Diagnostic parsimony


J Neurol. 2016 Apr 25. [Epub ahead of print]

Multiple sclerosis and chronic progressive external ophthalmoplegia associated with a large scale mitochondrial DNA single deletion.

Gaetani L, Mignarri A, Di Gregorio M, Sarchielli P, Malandrini A, Cardaioli E, Calabresi P, Dotti MT, Di Filippo M.

The patient had a history of progressive bilateral ptosis and
ophthalmoparesis which started at the age of 7 and slowly evolved into
almost complete bilateral external ophthalmoplegia. Her family history
was unremarkable. At the age of 41, she experienced for 2 weeks
persistent gait instability. She underwent a brain and cervical spine
MRI that revealed multiple T2-hyperintense lesions in periventricular,
juxtacortical and infratentorial white matter (Fig. 1a, b) and in the cervical spinal cord. Three brain lesions showed gadolinium enhancement (Fig. 1c).
Cerebrospinal fluid (CSF) examination showed intrathecal IgG synthesis,
and a serological screening for autoimmune and infectious conditions
was negative. The patient was treated with high-dose steroids and had a complete
recovery from the relapse. Given the external ophthalmoplegia, she
underwent muscle biopsy that showed ragged red fibers (RRF) and 1 % of
cytochrome c oxidase (COX) negative fibers (Fig. 1d).

Fig 1 a,b MRI showing bilateral periventricular hyperintense T2 lesions (inflammatory lesions). c Post-gadolinium (or contrast study) showing one enhancing lesion. d COX staining of muscle biopsy showing a COX (cytochrome C oxidase – part of complex IV which makes up a chain of enzymes that produce energy in the mitochondria)  negative fiber (asterisk). e
Long-range PCR performed on the patient’s
muscle mtDNA (P) compared to the normal control (C), showing the
presence of a deleted mtDNA species, f (P) amplifying a single small species of about
2 kb, compared to a molecular weight marker (M). g Electropherogram showing the breakpoints of the novel 8.2 kb deletion spanning nucleotides 6902 and 15103 of the mtDNA.

Occam’s razor, which is a reductionist approach in science and medicine states ‘among competing hypotheses, the one with the fewest assumptions should be selected’ – William of Ockham c.1287-1347. As a clinician, this is now second nature to my way of thinking, whereby I formulate a unifying diagnosis that could explain all/most of my patients symptoms (diagnostic parsimony). If the same logic is applied to this case (as the authors are doing), then logically the two presentations must be linked, i.e. 1) the mitochondrial disorder caused by a mutation in the mitochondrial DNA and 2) multiple sclerosis.

This is by no means the first case of this description. In fact, mitochondrial disorders and MS occurring together has been previously reported, in particular with Leber’s hereditary optic neuropathy (LHON) – a mitochondrial disorder characterised by visual loss starting in the teens.

As we learn more about the importance mitochondrial respiratory deficient neurones in MS, based on these naturally occurring associations, we also start to question whether mutations in mtDNA can kick start MS? That is, can the degeneration in cells caused by mtDNA mutations trigger in susceptible individuals an inflammatory reaction? This is difficult to say as the incidence of mitochondrial disorders is rare in the population, as is MS.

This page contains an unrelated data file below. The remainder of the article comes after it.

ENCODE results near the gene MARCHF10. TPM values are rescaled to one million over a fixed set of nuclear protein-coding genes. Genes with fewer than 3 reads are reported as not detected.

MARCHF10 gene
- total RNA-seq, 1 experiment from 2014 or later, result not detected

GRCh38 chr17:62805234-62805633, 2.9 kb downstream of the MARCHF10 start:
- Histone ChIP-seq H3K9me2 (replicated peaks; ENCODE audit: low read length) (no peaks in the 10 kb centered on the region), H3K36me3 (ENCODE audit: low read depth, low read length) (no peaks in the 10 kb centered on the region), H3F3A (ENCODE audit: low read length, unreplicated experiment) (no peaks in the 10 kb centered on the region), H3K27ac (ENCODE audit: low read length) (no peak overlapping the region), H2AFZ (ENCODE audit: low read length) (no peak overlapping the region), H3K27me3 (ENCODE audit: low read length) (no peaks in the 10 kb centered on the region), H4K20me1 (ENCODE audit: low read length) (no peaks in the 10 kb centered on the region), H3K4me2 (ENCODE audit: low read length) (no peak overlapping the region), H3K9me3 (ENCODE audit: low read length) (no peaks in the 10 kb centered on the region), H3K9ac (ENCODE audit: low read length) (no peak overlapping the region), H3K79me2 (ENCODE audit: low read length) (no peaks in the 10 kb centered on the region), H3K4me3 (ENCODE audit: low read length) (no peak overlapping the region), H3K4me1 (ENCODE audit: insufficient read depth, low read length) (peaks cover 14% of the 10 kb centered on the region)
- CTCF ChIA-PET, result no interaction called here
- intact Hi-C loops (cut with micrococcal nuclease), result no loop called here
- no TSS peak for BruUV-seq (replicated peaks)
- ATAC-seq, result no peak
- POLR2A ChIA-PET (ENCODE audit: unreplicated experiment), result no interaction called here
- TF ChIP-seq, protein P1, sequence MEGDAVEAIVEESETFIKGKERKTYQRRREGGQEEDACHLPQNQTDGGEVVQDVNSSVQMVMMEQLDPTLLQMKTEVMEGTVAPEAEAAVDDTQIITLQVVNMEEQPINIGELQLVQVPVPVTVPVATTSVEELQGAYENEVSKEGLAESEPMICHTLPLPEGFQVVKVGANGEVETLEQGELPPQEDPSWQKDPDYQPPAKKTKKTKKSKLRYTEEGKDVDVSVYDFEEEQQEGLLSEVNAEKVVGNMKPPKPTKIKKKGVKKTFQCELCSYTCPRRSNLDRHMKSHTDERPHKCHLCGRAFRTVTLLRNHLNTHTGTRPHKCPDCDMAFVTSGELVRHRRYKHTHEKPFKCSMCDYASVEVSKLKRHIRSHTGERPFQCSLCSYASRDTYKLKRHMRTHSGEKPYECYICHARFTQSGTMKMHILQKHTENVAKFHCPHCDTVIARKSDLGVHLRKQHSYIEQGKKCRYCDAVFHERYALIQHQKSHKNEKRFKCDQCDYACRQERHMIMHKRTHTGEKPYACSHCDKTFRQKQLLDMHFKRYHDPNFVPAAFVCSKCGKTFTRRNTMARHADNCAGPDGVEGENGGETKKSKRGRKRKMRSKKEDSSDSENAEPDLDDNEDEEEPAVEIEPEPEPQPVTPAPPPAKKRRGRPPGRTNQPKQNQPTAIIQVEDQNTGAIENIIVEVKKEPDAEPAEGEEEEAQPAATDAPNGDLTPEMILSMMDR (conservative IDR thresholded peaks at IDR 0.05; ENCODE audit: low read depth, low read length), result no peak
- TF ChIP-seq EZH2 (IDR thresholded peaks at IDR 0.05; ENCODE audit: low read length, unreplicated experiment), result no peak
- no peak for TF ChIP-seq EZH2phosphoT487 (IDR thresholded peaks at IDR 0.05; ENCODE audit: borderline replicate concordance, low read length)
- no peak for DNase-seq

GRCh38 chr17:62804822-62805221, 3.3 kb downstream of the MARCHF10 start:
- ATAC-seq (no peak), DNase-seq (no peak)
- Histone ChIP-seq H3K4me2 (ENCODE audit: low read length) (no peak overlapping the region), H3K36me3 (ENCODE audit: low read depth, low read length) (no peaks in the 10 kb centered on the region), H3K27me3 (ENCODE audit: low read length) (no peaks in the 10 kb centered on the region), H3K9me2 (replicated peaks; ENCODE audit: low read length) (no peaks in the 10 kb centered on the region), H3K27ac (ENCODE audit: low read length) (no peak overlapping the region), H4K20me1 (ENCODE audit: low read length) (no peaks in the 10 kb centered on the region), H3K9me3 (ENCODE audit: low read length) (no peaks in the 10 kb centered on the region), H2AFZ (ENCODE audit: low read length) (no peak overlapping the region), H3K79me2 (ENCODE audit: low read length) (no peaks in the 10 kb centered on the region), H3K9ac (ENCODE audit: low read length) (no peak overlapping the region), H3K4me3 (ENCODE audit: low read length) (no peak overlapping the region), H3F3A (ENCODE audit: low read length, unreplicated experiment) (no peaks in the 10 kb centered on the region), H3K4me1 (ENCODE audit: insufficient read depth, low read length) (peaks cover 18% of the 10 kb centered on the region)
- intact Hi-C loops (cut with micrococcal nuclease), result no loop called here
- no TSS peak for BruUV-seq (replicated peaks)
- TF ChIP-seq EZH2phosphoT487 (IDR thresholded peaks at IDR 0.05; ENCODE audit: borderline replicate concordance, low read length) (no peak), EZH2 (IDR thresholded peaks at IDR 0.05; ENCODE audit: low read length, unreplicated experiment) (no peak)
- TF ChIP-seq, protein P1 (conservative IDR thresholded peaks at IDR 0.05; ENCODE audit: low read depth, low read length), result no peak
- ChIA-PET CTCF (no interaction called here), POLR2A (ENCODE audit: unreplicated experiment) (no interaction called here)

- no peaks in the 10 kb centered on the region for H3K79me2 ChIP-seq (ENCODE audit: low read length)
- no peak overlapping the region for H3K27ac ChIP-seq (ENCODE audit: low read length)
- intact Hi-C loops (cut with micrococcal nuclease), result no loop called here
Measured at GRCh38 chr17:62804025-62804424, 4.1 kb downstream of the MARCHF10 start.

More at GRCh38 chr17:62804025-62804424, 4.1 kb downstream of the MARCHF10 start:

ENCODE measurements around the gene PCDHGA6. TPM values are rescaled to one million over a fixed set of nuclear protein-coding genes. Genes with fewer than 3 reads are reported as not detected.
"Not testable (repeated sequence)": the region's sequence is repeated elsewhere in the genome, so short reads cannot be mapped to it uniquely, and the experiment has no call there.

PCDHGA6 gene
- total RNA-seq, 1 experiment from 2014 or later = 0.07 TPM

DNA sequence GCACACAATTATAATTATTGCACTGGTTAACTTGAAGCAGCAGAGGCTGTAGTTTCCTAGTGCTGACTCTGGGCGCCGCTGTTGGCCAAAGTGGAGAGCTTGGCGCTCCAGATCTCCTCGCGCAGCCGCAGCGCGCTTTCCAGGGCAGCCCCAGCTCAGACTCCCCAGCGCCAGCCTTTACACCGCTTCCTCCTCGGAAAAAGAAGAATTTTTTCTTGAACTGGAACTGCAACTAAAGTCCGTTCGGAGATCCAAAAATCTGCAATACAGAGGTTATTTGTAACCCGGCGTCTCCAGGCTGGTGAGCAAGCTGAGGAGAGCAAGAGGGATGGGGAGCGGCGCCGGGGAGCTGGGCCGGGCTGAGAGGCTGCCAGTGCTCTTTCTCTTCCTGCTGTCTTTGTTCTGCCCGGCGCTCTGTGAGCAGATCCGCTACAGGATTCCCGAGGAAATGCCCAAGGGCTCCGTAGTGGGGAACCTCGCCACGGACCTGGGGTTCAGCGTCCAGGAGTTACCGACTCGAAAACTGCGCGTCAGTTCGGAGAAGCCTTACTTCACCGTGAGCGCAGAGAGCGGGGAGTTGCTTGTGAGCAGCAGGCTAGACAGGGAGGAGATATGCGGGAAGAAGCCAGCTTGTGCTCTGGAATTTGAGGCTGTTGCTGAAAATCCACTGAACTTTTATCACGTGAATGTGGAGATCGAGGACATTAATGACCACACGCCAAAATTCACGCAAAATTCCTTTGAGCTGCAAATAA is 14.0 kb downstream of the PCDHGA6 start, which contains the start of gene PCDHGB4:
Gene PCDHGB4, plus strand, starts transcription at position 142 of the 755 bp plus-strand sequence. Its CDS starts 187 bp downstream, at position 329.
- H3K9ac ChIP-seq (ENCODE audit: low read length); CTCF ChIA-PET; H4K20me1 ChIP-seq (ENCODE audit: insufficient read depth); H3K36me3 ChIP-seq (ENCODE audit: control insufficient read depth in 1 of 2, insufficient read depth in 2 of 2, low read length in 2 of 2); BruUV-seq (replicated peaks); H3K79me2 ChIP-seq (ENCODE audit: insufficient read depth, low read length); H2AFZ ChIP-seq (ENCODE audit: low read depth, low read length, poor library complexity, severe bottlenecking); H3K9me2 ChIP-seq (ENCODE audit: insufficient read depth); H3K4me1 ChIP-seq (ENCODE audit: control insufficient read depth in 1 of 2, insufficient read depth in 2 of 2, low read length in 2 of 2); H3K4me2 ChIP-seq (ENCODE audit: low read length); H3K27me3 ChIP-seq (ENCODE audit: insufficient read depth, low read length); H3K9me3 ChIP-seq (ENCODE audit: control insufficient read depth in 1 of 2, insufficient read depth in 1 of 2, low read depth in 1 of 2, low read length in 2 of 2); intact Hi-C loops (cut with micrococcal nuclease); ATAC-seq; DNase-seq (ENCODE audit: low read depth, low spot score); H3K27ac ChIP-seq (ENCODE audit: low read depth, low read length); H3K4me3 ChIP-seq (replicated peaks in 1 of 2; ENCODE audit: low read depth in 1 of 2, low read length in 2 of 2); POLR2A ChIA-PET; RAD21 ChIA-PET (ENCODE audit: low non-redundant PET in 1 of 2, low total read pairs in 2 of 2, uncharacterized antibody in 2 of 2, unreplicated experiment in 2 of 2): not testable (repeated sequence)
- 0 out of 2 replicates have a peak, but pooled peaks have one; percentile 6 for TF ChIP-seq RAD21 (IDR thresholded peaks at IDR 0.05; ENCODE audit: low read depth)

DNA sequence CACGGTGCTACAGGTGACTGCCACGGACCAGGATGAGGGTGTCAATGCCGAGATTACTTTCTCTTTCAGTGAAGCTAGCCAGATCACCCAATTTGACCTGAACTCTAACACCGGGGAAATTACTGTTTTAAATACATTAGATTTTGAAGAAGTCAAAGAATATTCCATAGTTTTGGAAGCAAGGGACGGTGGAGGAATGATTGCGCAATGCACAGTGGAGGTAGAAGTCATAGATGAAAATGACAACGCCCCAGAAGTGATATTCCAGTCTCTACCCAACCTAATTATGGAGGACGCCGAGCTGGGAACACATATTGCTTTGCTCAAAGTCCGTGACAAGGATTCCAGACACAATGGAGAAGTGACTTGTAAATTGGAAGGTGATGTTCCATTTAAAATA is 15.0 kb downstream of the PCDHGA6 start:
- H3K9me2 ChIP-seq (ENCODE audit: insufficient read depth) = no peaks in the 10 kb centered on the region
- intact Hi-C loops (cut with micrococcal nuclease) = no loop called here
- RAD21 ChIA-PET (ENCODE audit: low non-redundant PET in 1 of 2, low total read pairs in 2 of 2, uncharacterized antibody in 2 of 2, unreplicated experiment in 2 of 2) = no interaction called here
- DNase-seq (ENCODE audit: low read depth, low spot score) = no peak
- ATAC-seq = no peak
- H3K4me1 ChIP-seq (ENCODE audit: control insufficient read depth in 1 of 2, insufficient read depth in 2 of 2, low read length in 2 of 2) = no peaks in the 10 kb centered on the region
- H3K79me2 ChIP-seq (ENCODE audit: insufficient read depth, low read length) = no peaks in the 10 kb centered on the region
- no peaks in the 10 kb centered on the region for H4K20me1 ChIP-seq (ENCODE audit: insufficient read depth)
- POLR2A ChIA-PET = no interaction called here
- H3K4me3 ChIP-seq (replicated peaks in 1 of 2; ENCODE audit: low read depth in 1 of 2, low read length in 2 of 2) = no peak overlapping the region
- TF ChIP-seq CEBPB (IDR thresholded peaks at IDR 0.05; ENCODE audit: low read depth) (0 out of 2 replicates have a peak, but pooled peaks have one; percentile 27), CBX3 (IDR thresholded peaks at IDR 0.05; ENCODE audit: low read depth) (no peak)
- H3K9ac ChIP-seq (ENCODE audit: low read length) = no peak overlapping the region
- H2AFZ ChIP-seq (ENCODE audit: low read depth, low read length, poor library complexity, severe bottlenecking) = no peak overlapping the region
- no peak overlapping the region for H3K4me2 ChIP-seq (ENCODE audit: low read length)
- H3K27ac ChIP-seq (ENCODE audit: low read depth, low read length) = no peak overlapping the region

I am also a believer of Hickam’s dictum (the medical counterargument to Occam’s razor), which simply states that ‘patients can have as many diseases as they damn well please’! Why is this also plausible in this case? Well, attempts at searching for mtDNA mutations in progressive MS patients did not reveal an excess of those with mutations compared to age-matched controls (Campbell GR, Reeve AK, Ziabreva I et al. (2013) No excess of mitochondrial DNA deletions within muscle in progressive multiple sclerosis. Mult Scler 19(14):1858–1866).

About the author

Neuro Doc Gnanapavan


  • NDG I can only imagine your minds clinical in front of a complex disease such as MS, especially when it comes with other comorbidities … Science is who has to prove cause and effect, but I see the damage, the bad mitochondrial function in MS (when directly related to it) as a consequence of constant inflammatory state and lesional damage thus not MS disease of mitochondrial origin, but a consequence of them…

    And NDG excuse me for ignorance but there is a more specific test for viral load in the CSF than IgM and IgG?

  • The most specific way would be to check for the DNA/RNA. Surface proteins, nuclear fragments can also be tested. The antibody response may not always be present at first response in sufficient quantities. Hope that answers your question.

    • Thanks NDG, answer yes. o//

      But then this check DNA/RNA isn't a routine process, i.e., not part of clinical usual?

    • The tests are performed based on clinical suspicion, for example JCV testing. Also you need to know what virus you're looking for.

    • NDG, I asked about since because the CSF obtained by muito lumbar puncture which had only said search for OCB (positive), serum IgG (1.400 mg / dl), CSF IgG (3.8 mg / dL), ie without specific virological investigation, that os Why my curiosity…

    • Ok, so the IgG levels you discuss here are a quantification of your oligoclonal bands. As your aware these IgG are oligoclonal (and react with a number of candidates) not only viral proteins. You can check for viral specific IgG bands also – which measures whether you've had an immune response to specific virus, but this is not routinely done. Your result therefore informs us that you've got an intrathecal immune response. If you want to read up more about it put IgG index into Google.

    • Thank NDG! Excellent explanation, no one had ever explained this to me.
      I'll research now on Google to learn me about that… o//



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